On Sat, 1 Jan 2005, Nick Phillips wrote:
It's your point 1 here that I think is misplaced. A PASS is not saying that
mail coming from that server with your domains on it is really yours, it's
saying that it could be, as that server is authorised to send mail from
I disagree. A NEUTRAL says that it could be yours. A PASS says that to the
best of your knowledge and ability (i.e. assuming your servers weren't hacked,
etc), the mail is yours. If your mail might go out via other ISPs without
meaningful authentication (i.e. that prevents cross customer forgery),
then they should be listed with '?'.
For instance, since some family members send mail through their ISP,
my family domain looks like this:
gathman.org text "v=spf1 mx:bmsi.com ?ptr:cox.net ?include:earthlink.net -all"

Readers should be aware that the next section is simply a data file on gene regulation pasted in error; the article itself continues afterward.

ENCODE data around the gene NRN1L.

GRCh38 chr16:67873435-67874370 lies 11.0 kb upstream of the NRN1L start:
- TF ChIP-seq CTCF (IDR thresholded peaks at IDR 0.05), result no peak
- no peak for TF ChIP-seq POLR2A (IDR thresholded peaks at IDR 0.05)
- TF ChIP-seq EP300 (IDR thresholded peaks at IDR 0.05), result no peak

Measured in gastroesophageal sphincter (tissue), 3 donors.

Any domain that gets a PASS, is going to have its spamminess count for/against
that domains reputation. So, if you don't want your domain to get a bad
reputation from the growing reputation services, don't publish PASS unless
you mean it. You can still help prevent forgery by publishing -all and
listing the possible sources for unauthenticated but legitimate mail with '?'.
FAIL causes many SPF implementation to reject the mail, including mine.
SOFTFAIL is generally accepted like NEUTRAL, but may generate a warning DSN or
be subject to more filtering.
NEUTRAL is generally accepted, but not treated as authenticated. For
instance, reputation services will count its spam score against the IP rather
than the domain.
PASS is generally accepted, and the domain is treated as authenticated.
Reputation services will count spamminess against the domain rather than
Stuart D. Gathman <stuart(_at_)bmsi(_dot_)com>
Business Management Systems Inc. Phone: 703 591-0911 Fax: 703 591-6154
"Confutatis maledictis, flamis acribus addictis" - background song for
a Microsoft sponsored "Where do you want to go from here?" commercial.